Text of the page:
A Beloved Star Returns to the Heavens

Late Saturday my husband called out to me from upstairs in voice of urgency. What could be so urgent at 10:30 in the night, I wondered, running up the stairs. He pointed me to his iPad and the ominous words on the screen:

Sridevi dies of cardiac arrest.

I felt the floor shift beneath my feet. A hugely talented South Indian actress, a darling in Bollywood, was dead at the age of 54. I stayed up until midnight scrolling websites and Indian news channels for any snippet of information I could gather. In the days that followed I learned that the actress had lost consciousness, fallen into a bathtub and drowned accidentally. I watched YouTube videos obsessively, wanting to get to the truth of how this had happened. I guess I couldn’t wrap my brain around the fact that someone who was only a year older than me, had a birthday two days after me, and had been in excellent health, had suffered such a fate.

I was a teenager when Sridevi burst onto the big screen. I’ve watched almost every movie she’s starred in. An actress who essayed any role she played to perfection, she soon became a darling of the masses. It’s not just me. All of India is mourning her passing.

Somehow, her death has affected me profoundly. I didn’t have a personal connection with her, and yet I did–through the various characters she played.

It brings home the universal truth to me: Grief is the loss of connection.

So often we judge grief by the enormity of loss. I lost my 84-year-old grandmother, but my cousin lost her young bestie so her grief is worse than mine. 

It’s important to remember that the loss of connection is what matters. Consider these situations:

A good friend relocates–and you feel grief-stricken.

You’re laid off from a job you enjoy–and you experience grief.

You have to sell a home where you made special memories–and you feel grief

Your beloved spouse has Alzheimer’s, you feel cheated of the life you dreamed of but won’t get to have–and you’re grieving.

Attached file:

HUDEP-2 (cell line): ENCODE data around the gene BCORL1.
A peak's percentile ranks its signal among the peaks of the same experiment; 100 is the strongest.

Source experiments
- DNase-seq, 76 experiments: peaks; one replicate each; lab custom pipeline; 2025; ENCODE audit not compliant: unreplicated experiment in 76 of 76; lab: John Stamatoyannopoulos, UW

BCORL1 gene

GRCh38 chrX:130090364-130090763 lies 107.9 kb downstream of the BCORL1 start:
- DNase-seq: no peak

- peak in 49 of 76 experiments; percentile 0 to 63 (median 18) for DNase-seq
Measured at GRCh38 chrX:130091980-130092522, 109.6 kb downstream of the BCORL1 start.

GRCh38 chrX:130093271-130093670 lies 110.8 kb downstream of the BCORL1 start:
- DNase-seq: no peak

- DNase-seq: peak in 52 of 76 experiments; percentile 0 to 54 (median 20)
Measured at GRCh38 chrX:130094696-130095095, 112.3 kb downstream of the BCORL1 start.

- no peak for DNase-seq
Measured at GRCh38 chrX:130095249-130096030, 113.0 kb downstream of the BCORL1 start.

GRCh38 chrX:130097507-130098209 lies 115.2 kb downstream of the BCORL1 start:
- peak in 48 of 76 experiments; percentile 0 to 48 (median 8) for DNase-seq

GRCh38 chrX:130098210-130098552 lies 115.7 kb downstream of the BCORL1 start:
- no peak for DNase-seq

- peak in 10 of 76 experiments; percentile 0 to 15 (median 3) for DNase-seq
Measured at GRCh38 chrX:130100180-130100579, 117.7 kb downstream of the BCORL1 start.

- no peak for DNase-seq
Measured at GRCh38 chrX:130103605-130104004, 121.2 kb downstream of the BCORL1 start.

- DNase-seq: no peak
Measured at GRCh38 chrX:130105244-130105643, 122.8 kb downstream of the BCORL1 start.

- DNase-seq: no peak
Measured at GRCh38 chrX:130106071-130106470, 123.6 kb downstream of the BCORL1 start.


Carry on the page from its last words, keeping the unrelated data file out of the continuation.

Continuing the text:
In each of these cases, there is a loss of connection. So please be kind to yourself–if you’re suffering something similar to the examples I shared. Know that your loss is every bit as real as anybody else’s loss. And that your heart is feeling the most appropriate emotion because of the circumstances you find yourself in.

Grief does not have to be one more thing we have to be ashamed of. Allow yourself to grieve your losses, large and small. It is in allowing grief to express itself that true healing begins.

As for me, I continue to think about Sridevi’s teenage daughters. I feel their pain. For I am a motherless daughter too. It’s a pain that comes to define the shape of your life.


  1. Jill on March 8, 2018 at 3:02 pm

    What a beautiful sentiment, Uma! Yes, grief comes in many forms and for many reasons. It’s a good reminder that it is the loss of connection that we grieve. I’m sorry for India’s loss of Sridevi. It sounds like she touched many lives.

    • Uma Girish on March 8, 2018 at 8:05 pm

      Thanks for your sweet feedback, Jill. Yes, grief is not about people we know and love intimately alone. Why then do we grieve the demise of authors whose books we have loved? Musicians whose music has sustained us through so much of life? And actors who have essayed memorable roles that leave a mark on our souls? It is the connection we grieve. Glad you get it!

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